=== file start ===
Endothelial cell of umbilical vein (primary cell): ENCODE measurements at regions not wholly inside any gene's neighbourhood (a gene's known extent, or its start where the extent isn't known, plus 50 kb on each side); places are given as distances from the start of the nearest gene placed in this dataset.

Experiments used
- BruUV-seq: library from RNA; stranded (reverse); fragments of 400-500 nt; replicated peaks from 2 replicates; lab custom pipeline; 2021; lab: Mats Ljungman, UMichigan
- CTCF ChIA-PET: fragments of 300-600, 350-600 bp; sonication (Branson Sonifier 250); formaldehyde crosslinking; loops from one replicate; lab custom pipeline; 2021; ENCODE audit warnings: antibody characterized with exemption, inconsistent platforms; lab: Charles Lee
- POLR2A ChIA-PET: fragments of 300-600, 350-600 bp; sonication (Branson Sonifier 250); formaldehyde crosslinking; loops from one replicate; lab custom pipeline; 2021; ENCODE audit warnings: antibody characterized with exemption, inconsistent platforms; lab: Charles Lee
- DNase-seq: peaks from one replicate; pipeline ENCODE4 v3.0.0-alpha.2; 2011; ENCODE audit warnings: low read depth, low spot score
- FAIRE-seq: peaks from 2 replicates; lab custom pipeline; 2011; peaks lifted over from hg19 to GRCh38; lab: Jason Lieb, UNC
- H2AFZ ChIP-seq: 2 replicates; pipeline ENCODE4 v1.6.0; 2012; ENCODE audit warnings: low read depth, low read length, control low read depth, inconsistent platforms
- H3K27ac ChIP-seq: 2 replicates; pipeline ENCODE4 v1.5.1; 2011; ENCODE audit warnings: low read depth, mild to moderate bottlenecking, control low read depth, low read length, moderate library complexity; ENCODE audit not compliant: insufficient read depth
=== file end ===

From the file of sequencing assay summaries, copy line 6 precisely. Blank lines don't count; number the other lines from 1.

- DNase-seq: peaks from one replicate; pipeline ENCODE4 v3.0.0-alpha.2; 2011; ENCODE audit warnings: low read depth, low spot score